I never think of an incident as painful – I just think of them as incidents. For example, once in Tanzania, I was molested by 3 drunken men. It was the moment I realised it took more strength to stay calm than it took to fight and scream – it takes a lot to know when not to react – and it paid off. Seeing my lack of reaction, they simply walked away. I suppose, this is what is called a painful happening and yet, I feel no pain when I recall that incident! Did it make me stronger? I suppose so. I have not stopped traveling because of that. It has not killed my faith in humanity or made me less kind or understanding. I am the same.
Any personal ups and downs that you would like to share.
As everyone else, I have had my share of crushes, unrequited love, etc – but I have been lucky otherwise – or perhaps, I don’t see everyday happenings as ups and downs – I don’t like to dwell too much on what’s gone – I believe that whatever happened, happened for the good and what will happen, will be for the best! I like things simple – easier to smile!
Which has been the most enchanting trip for you/ which city or country was most contrary to your expectations, in a good or a bad way?
Every place I have been to has left an impression on me. There have been no disappointments in anyway – because I start with no expectations. I like to be surprised. Its the only way to feel and love the place. I am a traveler and that means an explorer of new things – a lover of surprises and to be a good traveler, it is very important to let go of every pre-conceived notion you may have, about the place, deconstruct any previous opinions and arrive with a blank mind – my travels are for me to write something completely new – based on my experiences and feeling and reactions without the influence of anyone else.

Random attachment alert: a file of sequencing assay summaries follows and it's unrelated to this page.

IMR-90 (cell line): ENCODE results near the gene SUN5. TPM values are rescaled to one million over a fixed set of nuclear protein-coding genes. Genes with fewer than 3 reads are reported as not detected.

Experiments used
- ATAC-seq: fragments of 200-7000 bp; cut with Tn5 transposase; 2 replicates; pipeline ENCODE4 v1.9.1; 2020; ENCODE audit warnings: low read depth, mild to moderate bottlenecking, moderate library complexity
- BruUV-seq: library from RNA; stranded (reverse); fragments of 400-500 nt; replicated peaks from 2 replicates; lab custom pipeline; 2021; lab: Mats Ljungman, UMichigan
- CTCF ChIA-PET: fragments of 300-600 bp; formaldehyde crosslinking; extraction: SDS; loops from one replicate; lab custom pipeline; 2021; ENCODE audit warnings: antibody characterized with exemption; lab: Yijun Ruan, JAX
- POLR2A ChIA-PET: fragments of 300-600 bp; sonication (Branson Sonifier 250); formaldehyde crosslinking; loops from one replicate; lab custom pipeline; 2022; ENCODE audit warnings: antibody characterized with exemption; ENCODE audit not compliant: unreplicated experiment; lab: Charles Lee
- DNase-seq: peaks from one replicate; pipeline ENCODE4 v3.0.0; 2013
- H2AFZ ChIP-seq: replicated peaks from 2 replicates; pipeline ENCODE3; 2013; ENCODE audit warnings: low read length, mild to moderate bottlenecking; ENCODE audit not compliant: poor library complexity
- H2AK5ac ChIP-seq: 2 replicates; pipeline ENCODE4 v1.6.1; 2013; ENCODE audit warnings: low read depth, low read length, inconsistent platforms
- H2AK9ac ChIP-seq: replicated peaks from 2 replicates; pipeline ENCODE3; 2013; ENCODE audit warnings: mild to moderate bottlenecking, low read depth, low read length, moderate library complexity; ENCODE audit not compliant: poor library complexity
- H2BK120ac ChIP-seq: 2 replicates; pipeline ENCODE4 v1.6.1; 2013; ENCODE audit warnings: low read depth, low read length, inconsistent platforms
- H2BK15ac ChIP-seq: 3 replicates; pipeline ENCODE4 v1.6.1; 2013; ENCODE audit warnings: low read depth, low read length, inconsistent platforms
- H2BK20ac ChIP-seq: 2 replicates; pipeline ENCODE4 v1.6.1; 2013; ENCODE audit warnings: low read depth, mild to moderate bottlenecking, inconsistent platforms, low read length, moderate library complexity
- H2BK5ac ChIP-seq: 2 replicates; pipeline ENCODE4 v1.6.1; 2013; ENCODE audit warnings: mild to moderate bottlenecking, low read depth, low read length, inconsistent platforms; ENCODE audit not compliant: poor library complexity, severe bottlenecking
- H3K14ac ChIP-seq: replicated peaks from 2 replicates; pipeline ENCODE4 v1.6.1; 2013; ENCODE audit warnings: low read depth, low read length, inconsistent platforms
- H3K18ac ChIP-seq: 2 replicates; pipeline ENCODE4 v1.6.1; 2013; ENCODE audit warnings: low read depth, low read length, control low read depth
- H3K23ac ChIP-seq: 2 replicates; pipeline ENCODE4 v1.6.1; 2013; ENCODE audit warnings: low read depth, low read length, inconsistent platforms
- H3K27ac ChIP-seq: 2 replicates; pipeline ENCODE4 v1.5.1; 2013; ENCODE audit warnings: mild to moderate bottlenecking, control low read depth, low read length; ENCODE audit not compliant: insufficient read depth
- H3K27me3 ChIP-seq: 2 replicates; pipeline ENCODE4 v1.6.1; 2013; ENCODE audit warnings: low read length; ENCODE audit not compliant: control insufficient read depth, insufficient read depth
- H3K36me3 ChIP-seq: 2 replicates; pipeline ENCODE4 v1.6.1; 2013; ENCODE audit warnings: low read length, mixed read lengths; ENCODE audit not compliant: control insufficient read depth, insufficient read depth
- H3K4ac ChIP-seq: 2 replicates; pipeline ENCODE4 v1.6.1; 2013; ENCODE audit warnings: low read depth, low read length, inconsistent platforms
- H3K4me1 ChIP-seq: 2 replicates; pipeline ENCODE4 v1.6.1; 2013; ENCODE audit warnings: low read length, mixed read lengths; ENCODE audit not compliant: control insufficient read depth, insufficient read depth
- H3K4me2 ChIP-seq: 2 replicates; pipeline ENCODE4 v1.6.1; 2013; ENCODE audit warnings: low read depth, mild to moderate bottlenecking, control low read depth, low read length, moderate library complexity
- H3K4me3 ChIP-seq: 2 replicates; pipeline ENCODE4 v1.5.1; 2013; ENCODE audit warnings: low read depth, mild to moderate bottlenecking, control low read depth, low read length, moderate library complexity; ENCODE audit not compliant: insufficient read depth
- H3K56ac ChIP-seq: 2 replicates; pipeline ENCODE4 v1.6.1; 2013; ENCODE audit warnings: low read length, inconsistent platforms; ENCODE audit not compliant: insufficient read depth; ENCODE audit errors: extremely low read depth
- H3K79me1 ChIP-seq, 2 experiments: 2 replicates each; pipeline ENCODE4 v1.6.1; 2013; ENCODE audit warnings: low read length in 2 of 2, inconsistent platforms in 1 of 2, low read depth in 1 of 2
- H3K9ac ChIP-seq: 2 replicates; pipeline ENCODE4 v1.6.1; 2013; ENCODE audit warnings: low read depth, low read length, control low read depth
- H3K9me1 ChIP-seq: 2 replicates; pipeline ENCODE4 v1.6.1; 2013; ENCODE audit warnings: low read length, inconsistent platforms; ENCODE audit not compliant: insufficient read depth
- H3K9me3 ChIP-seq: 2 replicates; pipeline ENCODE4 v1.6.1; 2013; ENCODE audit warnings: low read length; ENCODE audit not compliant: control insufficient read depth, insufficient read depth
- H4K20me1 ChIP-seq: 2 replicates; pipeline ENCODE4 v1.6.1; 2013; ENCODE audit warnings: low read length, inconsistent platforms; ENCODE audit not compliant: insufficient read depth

How has all this travel added to your perspective of humanity and the world?
Thanks to all this traveling to obscure places – esp riding on back of trucks with cows and goats in interior Africa, I saw a side of life that wouldn’t have been possible had I been just a regular tourist. And thanks to that – I saw things that got me started with my initiative Travel and Relief. I guess if traveling doesn’t change you or your perspectives – then it’s quite wasted. I say education begins where school ends!
Any tips you would like to share with women who intend to travel alone and so extensively?
I’d just like to say this – to educate yourself, travel. The ability to see the same things in a new light everyday should be your driving force. Nothing should come between your desire to travel – it makes you a different person, a better person. You might argue “why better? Am I not good enough?”. My answer is no. No one is good enough – everyone can be better than what they are today. See the world. It helps in every way to “feel and experience other cultures, traditions and food” and thus enrich one’s life. All this doesn’t come from reading books or watching travel shows. Be there hands on. Don’t let fear stop you from doing what you must. We are born to travel, to move, else, we’d be trees.
What are you doing now?
Right now I am waiting for the release of my new book, starting to work on a new one, brushing up my travel blog, trying to think of the best way to furnish my little cottage in Tamil Nadu and work out my finances for the Antarctic Expedition! And oh, I am also supporting a few kids in Uganda for their schooling. So yeah, there it is – pretty much a full plate!
How do you see yourself in the future?
I’d like to continue with the same passion I have for life and travel, family and friends – write a few more books simply because I love to write. One can never see the future and I don’t want to be too prepared for it because I want to be surprised.
Would you like to give a message for the readers of our blogazine.
A message – if you can dream it, you can be it.
Thanks Anjaly. You are truly an ‘Incredible’ woman with inspiring stories to tell. We wish you all the best in life.
To know more about Anjaly, please check out http://www.travelwithanjaly.com. Her latest book “There Are No Gods In North Korea” comes out in February.
Please Note: This interview was conducted online.
Interview co-ordinated/edited for IWI: Radhika Maira Tabrez